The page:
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Biggest shake up to SA planning laws in 20 years

By Staff Reporter
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South Australia’s 20 year-old planning legislation has been called for review by the state’s planning minister John Rau, with the aim to transform Adelaide into “one of the world’s great small cities.”

Mr Rau said the review of the current planning laws will be led by an independent expert panel, and the future focus of the development laws would shift from urban sprawl to city infill.

"Put simply, what we have now requires an update because it focuses the planning system on urban sprawl rather than the urban renewal we know is integral to the future of South Australia," Mr Rau said.

"Over the next 12 months, the panel will listen to all interested parties, especially the community, and then discuss what a new system can deliver.

"I am also personally committed to working with members of parliament to involve them in this process."

Meanwhile, in a recent interview with ABC’s Ian Henschke, John Rau said that the government plans to focus on the Adelaide CBD and the inner rim of the city for medium density development.

“The problem is a lot of people have been using the terminology ‘high rise’ and that evokes Manhattan, or something of that nature, in the mind of a lot of people. That’s not what we’re talking about,” Mr Rau said.” What we’re talking about is something more like Berlin or Stockholm, that’s the sort of scale which I call median density.”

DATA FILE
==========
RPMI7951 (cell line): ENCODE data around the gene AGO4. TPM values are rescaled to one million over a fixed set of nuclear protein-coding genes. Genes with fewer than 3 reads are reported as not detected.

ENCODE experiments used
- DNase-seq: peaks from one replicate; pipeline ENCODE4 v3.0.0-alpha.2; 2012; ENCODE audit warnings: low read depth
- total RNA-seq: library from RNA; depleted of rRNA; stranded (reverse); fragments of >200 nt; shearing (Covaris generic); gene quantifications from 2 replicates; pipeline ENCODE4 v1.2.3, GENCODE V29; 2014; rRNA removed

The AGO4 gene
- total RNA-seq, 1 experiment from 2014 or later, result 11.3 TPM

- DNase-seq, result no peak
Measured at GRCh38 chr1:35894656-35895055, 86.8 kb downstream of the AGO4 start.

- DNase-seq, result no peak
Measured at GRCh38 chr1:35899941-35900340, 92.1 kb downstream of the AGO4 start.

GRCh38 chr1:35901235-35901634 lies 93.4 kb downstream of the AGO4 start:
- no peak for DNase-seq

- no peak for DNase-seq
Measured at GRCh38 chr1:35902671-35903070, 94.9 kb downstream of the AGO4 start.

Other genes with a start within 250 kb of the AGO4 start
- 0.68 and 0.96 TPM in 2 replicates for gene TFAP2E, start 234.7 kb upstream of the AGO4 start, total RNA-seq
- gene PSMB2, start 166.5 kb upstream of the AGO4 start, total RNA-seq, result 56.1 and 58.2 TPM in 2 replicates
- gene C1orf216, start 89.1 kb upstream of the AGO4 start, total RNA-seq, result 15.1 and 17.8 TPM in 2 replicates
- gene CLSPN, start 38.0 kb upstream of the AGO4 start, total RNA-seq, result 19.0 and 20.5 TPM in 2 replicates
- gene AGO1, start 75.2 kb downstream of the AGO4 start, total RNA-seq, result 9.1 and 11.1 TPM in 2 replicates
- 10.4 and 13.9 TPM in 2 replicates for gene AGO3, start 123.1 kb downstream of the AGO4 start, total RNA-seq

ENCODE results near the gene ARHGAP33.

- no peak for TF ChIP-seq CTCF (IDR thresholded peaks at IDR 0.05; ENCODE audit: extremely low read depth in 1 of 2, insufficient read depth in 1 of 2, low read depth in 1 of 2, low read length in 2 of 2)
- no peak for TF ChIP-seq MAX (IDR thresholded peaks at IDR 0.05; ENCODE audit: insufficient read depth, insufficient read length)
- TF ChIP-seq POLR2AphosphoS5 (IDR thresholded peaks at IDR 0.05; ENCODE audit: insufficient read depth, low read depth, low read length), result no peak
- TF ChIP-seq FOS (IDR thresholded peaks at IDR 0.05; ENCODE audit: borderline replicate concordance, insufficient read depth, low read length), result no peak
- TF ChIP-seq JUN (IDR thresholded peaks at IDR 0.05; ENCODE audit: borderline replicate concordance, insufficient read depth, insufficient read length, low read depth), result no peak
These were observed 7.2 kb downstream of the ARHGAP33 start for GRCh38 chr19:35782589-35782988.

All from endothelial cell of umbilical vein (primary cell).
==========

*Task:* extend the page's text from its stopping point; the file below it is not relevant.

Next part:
Developers said the red tape in the current planning laws is slowing down the process of building, and needs to be streamlined. 

According to Martin Bregozzo, senior property manager and property economist at BIS Shrapnel, cutting the red tape in construction would reduce the cost of building.

"Anything that reduces that time element in the development equation is a step in the right direction because it ultimately works out to lower costs," Mr Bregozzo said.

The panel of five experts with backgrounds in development law and construction will report to the state government by December next year, but may provide interim advice on targeted legislative reforms. 

“This is a once in a generation opportunity and the panel will be probing, they may offer substantive changes and could even reframe what we mean by planning,” Mr Rau said.

“It will, however, be a practical process that focuses on helping government, councils and most importantly, the people of South Australia with good planning outcomes for years to come.”

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